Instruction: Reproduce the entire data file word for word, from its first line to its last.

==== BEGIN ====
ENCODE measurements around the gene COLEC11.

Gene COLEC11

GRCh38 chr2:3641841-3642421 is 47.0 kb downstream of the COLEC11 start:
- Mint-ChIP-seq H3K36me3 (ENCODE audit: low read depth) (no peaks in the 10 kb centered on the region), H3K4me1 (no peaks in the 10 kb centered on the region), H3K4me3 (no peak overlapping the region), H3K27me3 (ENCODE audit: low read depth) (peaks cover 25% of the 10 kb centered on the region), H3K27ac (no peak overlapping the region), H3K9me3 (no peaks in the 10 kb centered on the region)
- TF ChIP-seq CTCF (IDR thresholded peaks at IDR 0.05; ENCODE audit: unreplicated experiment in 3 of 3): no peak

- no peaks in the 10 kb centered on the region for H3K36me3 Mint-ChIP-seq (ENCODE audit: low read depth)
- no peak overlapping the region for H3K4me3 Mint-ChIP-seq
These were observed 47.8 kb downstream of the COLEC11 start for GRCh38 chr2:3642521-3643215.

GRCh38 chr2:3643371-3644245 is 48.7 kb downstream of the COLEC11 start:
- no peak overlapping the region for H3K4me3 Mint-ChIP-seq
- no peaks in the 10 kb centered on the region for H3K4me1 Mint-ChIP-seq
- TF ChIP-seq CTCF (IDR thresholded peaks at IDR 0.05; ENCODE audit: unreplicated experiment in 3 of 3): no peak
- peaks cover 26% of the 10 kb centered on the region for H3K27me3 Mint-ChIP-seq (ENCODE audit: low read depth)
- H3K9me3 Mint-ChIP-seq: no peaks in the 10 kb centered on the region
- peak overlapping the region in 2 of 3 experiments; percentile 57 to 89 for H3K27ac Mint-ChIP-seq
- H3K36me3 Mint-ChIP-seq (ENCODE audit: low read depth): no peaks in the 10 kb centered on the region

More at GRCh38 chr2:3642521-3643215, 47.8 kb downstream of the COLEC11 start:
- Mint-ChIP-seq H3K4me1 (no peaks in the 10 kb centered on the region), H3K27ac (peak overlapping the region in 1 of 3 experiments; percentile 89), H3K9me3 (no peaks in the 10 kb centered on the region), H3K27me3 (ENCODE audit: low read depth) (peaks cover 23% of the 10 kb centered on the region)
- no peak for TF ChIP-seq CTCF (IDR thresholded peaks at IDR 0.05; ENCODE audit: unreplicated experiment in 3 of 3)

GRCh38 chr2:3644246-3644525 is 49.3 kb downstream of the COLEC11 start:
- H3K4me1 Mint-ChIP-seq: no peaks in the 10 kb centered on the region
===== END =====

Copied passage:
ENCODE measurements around the gene COLEC11.

Gene COLEC11

GRCh38 chr2:3641841-3642421 is 47.0 kb downstream of the COLEC11 start:
- Mint-ChIP-seq H3K36me3 (ENCODE audit: low read depth) (no peaks in the 10 kb centered on the region), H3K4me1 (no peaks in the 10 kb centered on the region), H3K4me3 (no peak overlapping the region), H3K27me3 (ENCODE audit: low read depth) (peaks cover 25% of the 10 kb centered on the region), H3K27ac (no peak overlapping the region), H3K9me3 (no peaks in the 10 kb centered on the region)
- TF ChIP-seq CTCF (IDR thresholded peaks at IDR 0.05; ENCODE audit: unreplicated experiment in 3 of 3): no peak

- no peaks in the 10 kb centered on the region for H3K36me3 Mint-ChIP-seq (ENCODE audit: low read depth)
- no peak overlapping the region for H3K4me3 Mint-ChIP-seq
These were observed 47.8 kb downstream of the COLEC11 start for GRCh38 chr2:3642521-3643215.

GRCh38 chr2:3643371-3644245 is 48.7 kb downstream of the COLEC11 start:
- no peak overlapping the region for H3K4me3 Mint-ChIP-seq
- no peaks in the 10 kb centered on the region for H3K4me1 Mint-ChIP-seq
- TF ChIP-seq CTCF (IDR thresholded peaks at IDR 0.05; ENCODE audit: unreplicated experiment in 3 of 3): no peak
- peaks cover 26% of the 10 kb centered on the region for H3K27me3 Mint-ChIP-seq (ENCODE audit: low read depth)
- H3K9me3 Mint-ChIP-seq: no peaks in the 10 kb centered on the region
- peak overlapping the region in 2 of 3 experiments; percentile 57 to 89 for H3K27ac Mint-ChIP-seq
- H3K36me3 Mint-ChIP-seq (ENCODE audit: low read depth): no peaks in the 10 kb centered on the region

More at GRCh38 chr2:3642521-3643215, 47.8 kb downstream of the COLEC11 start:
- Mint-ChIP-seq H3K4me1 (no peaks in the 10 kb centered on the region), H3K27ac (peak overlapping the region in 1 of 3 experiments; percentile 89), H3K9me3 (no peaks in the 10 kb centered on the region), H3K27me3 (ENCODE audit: low read depth) (peaks cover 23% of the 10 kb centered on the region)
- no peak for TF ChIP-seq CTCF (IDR thresholded peaks at IDR 0.05; ENCODE audit: unreplicated experiment in 3 of 3)

GRCh38 chr2:3644246-3644525 is 49.3 kb downstream of the COLEC11 start:
- H3K4me1 Mint-ChIP-seq: no peaks in the 10 kb centered on the region